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TUNIS, Tunisia (AP) — Imperial stormtroopers are set to march through Tunisia’s capital as part of a new effort to attract tourists and burnish the image of this North African country.
Their parade ground is downtown Tunis’ stately, tree-lined Bourguiba Avenue, where young activists fought squads of riot police in 2011 during their Arab Spring revolution.
Wednesday’s parade is not a case of the empire striking back against the poster child for Arab democracy in North Africa, however, but part of an innovative new campaign to bring tourists back to this sunny nation.
The Tunisian National Office for Tourism has teamed up with the country’s own Star Wars fan club to stage its first Star Wars encounter in the country. Participating fan clubs from Europe will feature the parade in the capital and then film screenings and events in Tunisia’s deep south — home of the sets from several Star Wars movies.
“We did this campaign to take advantage of these sets which are unique in the world — the only sites from the movies remaining,” said Zied Chargui, director of the National Office of Tunisian Tourism and one of the brains behind the new efforts to attract tourism that go beyond subway billboards in European capitals.
The campaign began with Tunisia’s own video of recording artist Pharrell Williams‘ wildly popular “Happy” song, featuring Star Wars characters dancing around Tunisian tourist sites and the sand-covered desert movie sets.
The video has been viewed 1.7 million times since it was posted in March and was tweeted by Williams himself.
“It created a global buzz which makes us very happy,” said Chargui, saying the idea was to remind the world that Tunisia’s has more attractions aside from beach resorts. “We will try to keep working on this idea up until the release of the 2015 film,” he said referring to the seventh episode of the franchise expected next year.
The original 1977 Star Wars was filmed in Tunisia, with protagonist Luke Skywalker’s home planet borrowing its name of the nearby town of Tatooine. New sets were built for the 1999 Phantom Menace episode as well as its 2002 sequel but the new film will not be filming in Tunisia, apparently over concerns with stability. Some scenes are now being shot in Abu Dhabi.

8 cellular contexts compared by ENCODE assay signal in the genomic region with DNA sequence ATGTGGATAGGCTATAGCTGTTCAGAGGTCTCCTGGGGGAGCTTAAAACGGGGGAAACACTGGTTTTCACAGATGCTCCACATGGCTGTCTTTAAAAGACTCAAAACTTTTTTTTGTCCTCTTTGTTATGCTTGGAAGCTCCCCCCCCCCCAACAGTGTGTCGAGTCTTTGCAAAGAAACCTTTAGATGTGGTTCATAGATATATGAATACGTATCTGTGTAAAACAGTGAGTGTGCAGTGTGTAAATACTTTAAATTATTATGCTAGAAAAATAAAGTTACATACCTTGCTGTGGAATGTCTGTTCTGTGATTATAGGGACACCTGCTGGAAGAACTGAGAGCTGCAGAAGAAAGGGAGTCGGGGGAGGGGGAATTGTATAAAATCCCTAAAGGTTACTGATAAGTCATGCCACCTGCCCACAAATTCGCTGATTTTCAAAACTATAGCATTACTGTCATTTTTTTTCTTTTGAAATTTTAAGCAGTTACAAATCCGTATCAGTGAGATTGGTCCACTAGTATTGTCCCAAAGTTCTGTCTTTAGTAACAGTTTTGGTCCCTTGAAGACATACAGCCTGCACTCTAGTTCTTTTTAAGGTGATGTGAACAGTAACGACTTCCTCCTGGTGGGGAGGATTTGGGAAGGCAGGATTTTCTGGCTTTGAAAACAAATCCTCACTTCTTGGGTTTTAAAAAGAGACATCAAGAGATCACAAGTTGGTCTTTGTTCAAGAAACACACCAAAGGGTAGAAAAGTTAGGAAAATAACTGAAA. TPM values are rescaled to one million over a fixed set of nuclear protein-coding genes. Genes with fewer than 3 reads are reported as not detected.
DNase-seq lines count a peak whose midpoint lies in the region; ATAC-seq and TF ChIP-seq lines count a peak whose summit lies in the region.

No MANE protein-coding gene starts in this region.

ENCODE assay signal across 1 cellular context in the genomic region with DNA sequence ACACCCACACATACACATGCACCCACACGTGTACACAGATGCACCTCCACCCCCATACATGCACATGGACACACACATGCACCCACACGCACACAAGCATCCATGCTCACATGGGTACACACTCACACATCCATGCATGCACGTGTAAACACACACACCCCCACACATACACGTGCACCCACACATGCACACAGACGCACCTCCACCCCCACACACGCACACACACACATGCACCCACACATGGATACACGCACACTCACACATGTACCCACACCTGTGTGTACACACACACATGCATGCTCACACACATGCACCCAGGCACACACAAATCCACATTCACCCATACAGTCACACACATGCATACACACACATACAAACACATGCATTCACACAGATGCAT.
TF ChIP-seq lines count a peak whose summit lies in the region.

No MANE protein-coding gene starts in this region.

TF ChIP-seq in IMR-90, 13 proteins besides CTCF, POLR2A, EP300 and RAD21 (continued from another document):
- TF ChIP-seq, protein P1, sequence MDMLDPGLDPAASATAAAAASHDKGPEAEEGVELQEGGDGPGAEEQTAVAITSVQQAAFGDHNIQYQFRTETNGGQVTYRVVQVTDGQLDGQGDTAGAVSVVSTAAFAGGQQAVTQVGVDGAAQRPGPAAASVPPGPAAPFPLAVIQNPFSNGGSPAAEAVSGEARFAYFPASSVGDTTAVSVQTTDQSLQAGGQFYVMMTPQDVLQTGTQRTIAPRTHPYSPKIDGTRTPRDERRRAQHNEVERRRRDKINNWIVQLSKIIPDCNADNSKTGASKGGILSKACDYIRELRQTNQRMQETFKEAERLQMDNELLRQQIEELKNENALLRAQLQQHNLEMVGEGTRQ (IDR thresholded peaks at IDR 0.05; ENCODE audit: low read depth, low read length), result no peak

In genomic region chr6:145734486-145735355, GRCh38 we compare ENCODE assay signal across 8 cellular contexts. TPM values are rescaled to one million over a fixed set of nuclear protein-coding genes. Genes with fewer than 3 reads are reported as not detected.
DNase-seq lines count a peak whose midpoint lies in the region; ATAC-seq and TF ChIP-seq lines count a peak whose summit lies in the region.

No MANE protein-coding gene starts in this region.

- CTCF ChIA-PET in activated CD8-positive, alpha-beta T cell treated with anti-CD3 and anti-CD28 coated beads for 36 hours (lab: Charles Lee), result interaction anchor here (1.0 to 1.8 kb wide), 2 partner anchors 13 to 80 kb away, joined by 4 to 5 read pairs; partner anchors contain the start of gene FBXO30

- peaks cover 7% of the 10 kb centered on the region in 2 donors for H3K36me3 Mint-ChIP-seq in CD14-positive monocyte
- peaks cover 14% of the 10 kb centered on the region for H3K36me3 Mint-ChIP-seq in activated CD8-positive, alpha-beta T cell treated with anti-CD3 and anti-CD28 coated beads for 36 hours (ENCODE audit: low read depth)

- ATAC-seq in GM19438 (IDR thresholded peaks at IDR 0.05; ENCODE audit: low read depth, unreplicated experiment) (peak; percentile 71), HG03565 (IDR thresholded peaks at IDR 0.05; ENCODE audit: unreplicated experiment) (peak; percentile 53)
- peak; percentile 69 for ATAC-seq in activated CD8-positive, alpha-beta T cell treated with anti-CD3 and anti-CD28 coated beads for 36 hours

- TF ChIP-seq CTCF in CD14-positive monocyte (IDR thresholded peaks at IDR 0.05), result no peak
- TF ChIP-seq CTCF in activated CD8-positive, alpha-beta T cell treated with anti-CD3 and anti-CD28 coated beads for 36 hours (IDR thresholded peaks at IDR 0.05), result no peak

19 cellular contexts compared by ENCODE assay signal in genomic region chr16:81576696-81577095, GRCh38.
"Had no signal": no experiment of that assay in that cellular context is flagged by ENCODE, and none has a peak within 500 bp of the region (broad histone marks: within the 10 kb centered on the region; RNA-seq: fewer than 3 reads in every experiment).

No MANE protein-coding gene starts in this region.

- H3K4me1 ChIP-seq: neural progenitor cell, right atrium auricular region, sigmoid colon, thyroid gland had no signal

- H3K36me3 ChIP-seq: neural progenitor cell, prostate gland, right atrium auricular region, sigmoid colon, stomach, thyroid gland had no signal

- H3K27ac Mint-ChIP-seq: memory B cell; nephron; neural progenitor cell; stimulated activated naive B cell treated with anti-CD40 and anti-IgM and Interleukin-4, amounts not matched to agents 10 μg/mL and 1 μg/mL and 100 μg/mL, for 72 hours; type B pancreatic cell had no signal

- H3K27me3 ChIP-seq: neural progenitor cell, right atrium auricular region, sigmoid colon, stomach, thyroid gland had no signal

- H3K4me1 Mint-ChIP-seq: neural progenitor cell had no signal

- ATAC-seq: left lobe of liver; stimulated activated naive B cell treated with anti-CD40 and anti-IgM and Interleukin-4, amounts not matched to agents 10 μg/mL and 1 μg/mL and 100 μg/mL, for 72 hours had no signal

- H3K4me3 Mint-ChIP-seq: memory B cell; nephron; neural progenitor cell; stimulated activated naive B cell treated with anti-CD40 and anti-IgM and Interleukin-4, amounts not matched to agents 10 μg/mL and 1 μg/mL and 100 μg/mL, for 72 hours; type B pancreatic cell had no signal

After President Zine El Abidine Ben Ali was overthrown in 2011, Tunisia was rocked by labor unrest, terrorist attacks and political assassinations, which devastated the key tourism sector.
In the past few months, there has been a return to stability, and a renewed effort to bring back tourists. Contributing 7 percent of GDP and employing 400,000 people, the sector is considered key to saving the country’s battered economy.
Tourist numbers have been gradually rising since the industry nearly collapsed in 2011 but the 6.2 million arrivals in 2013 are still 9 percent less than 2010. The latest campaign seeks to publicize desert tourism and, of course the Star Wars sets.
“It’s our first convention and we will see if we can make it annual,” said Abderrahman Ameur, the director of Tunisia’s year-and-a-half-old Star Wars fan club who worked with the tourism office on the campaign. “We met, we talked about what we could do and we did some brainstorming.”
Folded into the campaign is an effort to save one of the sets which is slowly being engulfed by a roving sand dune. Started by a local tourism organization, the campaign includes a crowdsourcing website seeking to raise $188,000 to clear away the dune and restore the fictional settlement of Mos Espa from the 1999 film — near the Tunisian town of Tozeur.
Chargui, the head of the tourism office, said that the campaign is only the first in a series of new promotion plans coming from his office.
“There are many young Tunisians with many ideas and when we finish with Star Wars, then you will see others,” he said.
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